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The gunman who killed four in the Vienna attack sought to join IS



Top Austrian security official said 5 people were killed – including an attacker – and 15 were injured in a shooting in central Vienna hours before the start of a coronavirus crackdown.

VIENNA (AP) – A man who had previously tried to join the militant Islamic State group in Vienna, armed with automatic rifles and fake explosive vests, shot and killed four people before he was caught. killing, Austrian authorities said on Tuesday.

Witnesses described dozens of people screaming from the sounds of gunshots on Monday night in a crowded nightlife area with revelers enjoying the final hours before the coronavirus lock.

Others fenced off inside restaurants for hours until they were sure the danger was over. The video appears to be from the scene showing a gunman, dressed in white overalls, firing seemingly random shots as he runs down the dark cobblestone streets of the Austrian capital.

While the attack lasted only a few minutes, the authorities only said on Tuesday afternoon that there was no sign of a second attacker ̵

1; adding to tensions in the capital when residents were asked to stay home. .

Two men and two women died from injuries in the attack. A police officer trying to get in the way of the attacker was shot and injured, authorities said, along with 21 others.

The suspect is identified as an Austro-North Macedonian citizen, 20 years old, with a history of terrorism for plotting to join the Islamic State group in Syria. Police searched 18 properties and apartments of the suspect, and detained 14 people linked to the abuser being questioned, Interior Minister Karl Nehammer said.

“Yesterday’s attack was clearly an Islamic terrorist attack,” said Prime Minister Sebastian Kurz. “It is an attack because of hatred – hate for our fundamental values, hate our way of life, hate our democracy, in which everyone has equal rights. equality and dignity. “

According to Nehammer, the attacker, identified as Kujtim Fejzulai, was armed with a fake explosive vest, an automatic rifle, a shotgun and a machete. Before the attack, he posted a photo to his social media account showing him posing with a rifle and machete, Nehammer said.

Fejzulai was sentenced to 22 months in prison in April 2019 but released early in December.

“The fact is that the terrorists have deceived the judicial system’s denuclearization program” to ensure his release, Nehammer added, adding that the system should be reassessed.

He also said that the suspect’s attempt to strip Austrian citizenship had failed because of a lack of evidence. In North Macedonia, Interior Ministry spokesman Toni Angelovski said authorities there would cooperate with Austrian police.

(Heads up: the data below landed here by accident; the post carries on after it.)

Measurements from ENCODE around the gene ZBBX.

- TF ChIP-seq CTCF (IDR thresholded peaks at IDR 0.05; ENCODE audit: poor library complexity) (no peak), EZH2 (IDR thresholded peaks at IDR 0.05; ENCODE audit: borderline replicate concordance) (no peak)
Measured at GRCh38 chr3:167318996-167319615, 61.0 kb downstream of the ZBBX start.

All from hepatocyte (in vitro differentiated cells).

Fejzulai’s lawyer in the 2019 case, Nikolaus Rast, told public broadcaster ORF that his client appeared “completely harmless” at the time.

“He was a young man looking for his place in society, who seemed to have gone to the wrong mosque, ended up going the wrong circle,” Rast said.

Fejzulai’s family “is not completely religious; the family is not extreme, ”added Rast. “I still remember that the family couldn’t believe what happened to their son.”

Authorities worked well on Tuesday to determine if there were any other attackers, with around 1,000 police officers on duty in the city. Residents of Vienna are encouraged to stay home if possible on Tuesdays and the kids don’t have to go to school.

In the middle of the afternoon, investigators screened for ample video evidence found “there was no sign of a second culprit,” Nehammer said. “But since there is no evaluation conclusion, we cannot say exactly how many perpetrators are responsible for the crime.”

For now, the enhanced level of security will remain in Vienna with an increased police presence, he said. The country held a minute of silence at midday Tuesday, accompanied by a bell in the capital, and the government ordered three official national mourning days, with flags on public buildings hanging at a height. half staff.

The shooting started just after 8pm on Monday near Vienna’s main synagogue as many people were enjoying their last night at restaurants and bars that opened before a month-long coronavirus lockout, starting at midnight.

Nine minutes later, it was over, Nehammer said.

Alois Schroll, an Austrian lawmaker and mayor of the town of Ybbs, said he had just arrived at a nearby restaurant when the shooting started. He said that he “saw so many, many people running with their hands up high, they panicked and screamed.”

The police “completely blocked the restaurant,” Schroll, 52, told The Associated Press. “Everyone inside the restaurant was shocked, there were some women crying. And it was not long before 1 am, the police let us out of the restaurant.

Schroll said he was not allowed to return to his apartment because the area was still closed – and so he spent hours wandering the streets.

Rabbi Schlomo Hofmeister said he had seen at least one person shoot at people sitting outside a street bar below a window near the city’s main synagogue.

“They fired at least 100 bullets just outside our building,” said Hofmeister.

The attack drew quick condemnation and ensured backing from leaders across Europe, including French President Emmanuel Macron, who has undergone three terrorist attacks in recent weeks. Here, German Chancellor Angela Merkel. US President Donald Trump also condemned “another vile act of terror in Europe.”

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Moulson reports from Berlin. Associated Press writers Frank Jordans, Kirsten Grieshaber and David Rising contribute from Berlin, and Konstantin Testorides from Skopje, North Macedonia.

Copyright © 2020 The Associated Press. All Rights Reserved. This material may not be published, broadcast, written, or redistributed.


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